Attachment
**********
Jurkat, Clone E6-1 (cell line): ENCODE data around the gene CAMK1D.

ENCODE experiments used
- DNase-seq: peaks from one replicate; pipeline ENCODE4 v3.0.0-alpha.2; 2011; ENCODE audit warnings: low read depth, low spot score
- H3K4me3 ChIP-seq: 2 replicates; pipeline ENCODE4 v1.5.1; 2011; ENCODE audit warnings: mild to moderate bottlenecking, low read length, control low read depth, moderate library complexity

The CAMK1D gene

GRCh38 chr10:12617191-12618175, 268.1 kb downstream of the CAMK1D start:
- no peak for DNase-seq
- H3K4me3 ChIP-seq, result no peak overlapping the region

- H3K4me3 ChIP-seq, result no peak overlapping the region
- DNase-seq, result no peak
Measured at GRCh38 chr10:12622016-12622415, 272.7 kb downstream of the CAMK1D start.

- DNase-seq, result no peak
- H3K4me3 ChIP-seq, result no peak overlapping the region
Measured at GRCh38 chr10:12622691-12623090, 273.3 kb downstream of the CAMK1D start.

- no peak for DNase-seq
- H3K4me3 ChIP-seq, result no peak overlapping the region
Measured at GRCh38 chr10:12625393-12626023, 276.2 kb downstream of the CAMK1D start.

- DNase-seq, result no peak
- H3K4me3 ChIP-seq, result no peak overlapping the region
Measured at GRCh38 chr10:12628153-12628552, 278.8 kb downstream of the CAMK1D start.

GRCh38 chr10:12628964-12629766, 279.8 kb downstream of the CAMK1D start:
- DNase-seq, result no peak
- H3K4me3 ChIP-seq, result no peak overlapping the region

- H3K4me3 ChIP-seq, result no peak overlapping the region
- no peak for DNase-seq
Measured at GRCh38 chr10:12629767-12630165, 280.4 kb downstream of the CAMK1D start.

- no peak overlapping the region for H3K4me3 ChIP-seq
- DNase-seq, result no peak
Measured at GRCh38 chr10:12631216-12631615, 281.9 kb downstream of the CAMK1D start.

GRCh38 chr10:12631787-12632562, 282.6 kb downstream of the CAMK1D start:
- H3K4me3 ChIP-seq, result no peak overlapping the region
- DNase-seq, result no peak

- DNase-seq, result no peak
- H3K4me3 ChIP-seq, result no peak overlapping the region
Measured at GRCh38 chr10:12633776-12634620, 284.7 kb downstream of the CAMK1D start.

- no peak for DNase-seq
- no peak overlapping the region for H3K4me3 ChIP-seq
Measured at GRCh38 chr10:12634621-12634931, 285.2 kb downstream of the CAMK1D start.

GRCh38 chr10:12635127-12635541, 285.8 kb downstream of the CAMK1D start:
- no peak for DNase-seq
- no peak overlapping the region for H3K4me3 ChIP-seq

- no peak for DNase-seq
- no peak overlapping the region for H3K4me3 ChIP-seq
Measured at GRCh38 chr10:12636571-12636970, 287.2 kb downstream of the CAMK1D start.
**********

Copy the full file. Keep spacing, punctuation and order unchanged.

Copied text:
Jurkat, Clone E6-1 (cell line): ENCODE data around the gene CAMK1D.

ENCODE experiments used
- DNase-seq: peaks from one replicate; pipeline ENCODE4 v3.0.0-alpha.2; 2011; ENCODE audit warnings: low read depth, low spot score
- H3K4me3 ChIP-seq: 2 replicates; pipeline ENCODE4 v1.5.1; 2011; ENCODE audit warnings: mild to moderate bottlenecking, low read length, control low read depth, moderate library complexity

The CAMK1D gene

GRCh38 chr10:12617191-12618175, 268.1 kb downstream of the CAMK1D start:
- no peak for DNase-seq
- H3K4me3 ChIP-seq, result no peak overlapping the region

- H3K4me3 ChIP-seq, result no peak overlapping the region
- DNase-seq, result no peak
Measured at GRCh38 chr10:12622016-12622415, 272.7 kb downstream of the CAMK1D start.

- DNase-seq, result no peak
- H3K4me3 ChIP-seq, result no peak overlapping the region
Measured at GRCh38 chr10:12622691-12623090, 273.3 kb downstream of the CAMK1D start.

- no peak for DNase-seq
- H3K4me3 ChIP-seq, result no peak overlapping the region
Measured at GRCh38 chr10:12625393-12626023, 276.2 kb downstream of the CAMK1D start.

- DNase-seq, result no peak
- H3K4me3 ChIP-seq, result no peak overlapping the region
Measured at GRCh38 chr10:12628153-12628552, 278.8 kb downstream of the CAMK1D start.

GRCh38 chr10:12628964-12629766, 279.8 kb downstream of the CAMK1D start:
- DNase-seq, result no peak
- H3K4me3 ChIP-seq, result no peak overlapping the region

- H3K4me3 ChIP-seq, result no peak overlapping the region
- no peak for DNase-seq
Measured at GRCh38 chr10:12629767-12630165, 280.4 kb downstream of the CAMK1D start.

- no peak overlapping the region for H3K4me3 ChIP-seq
- DNase-seq, result no peak
Measured at GRCh38 chr10:12631216-12631615, 281.9 kb downstream of the CAMK1D start.

GRCh38 chr10:12631787-12632562, 282.6 kb downstream of the CAMK1D start:
- H3K4me3 ChIP-seq, result no peak overlapping the region
- DNase-seq, result no peak

- DNase-seq, result no peak
- H3K4me3 ChIP-seq, result no peak overlapping the region
Measured at GRCh38 chr10:12633776-12634620, 284.7 kb downstream of the CAMK1D start.

- no peak for DNase-seq
- no peak overlapping the region for H3K4me3 ChIP-seq
Measured at GRCh38 chr10:12634621-12634931, 285.2 kb downstream of the CAMK1D start.

GRCh38 chr10:12635127-12635541, 285.8 kb downstream of the CAMK1D start:
- no peak for DNase-seq
- no peak overlapping the region for H3K4me3 ChIP-seq

- no peak for DNase-seq
- no peak overlapping the region for H3K4me3 ChIP-seq
Measured at GRCh38 chr10:12636571-12636970, 287.2 kb downstream of the CAMK1D start.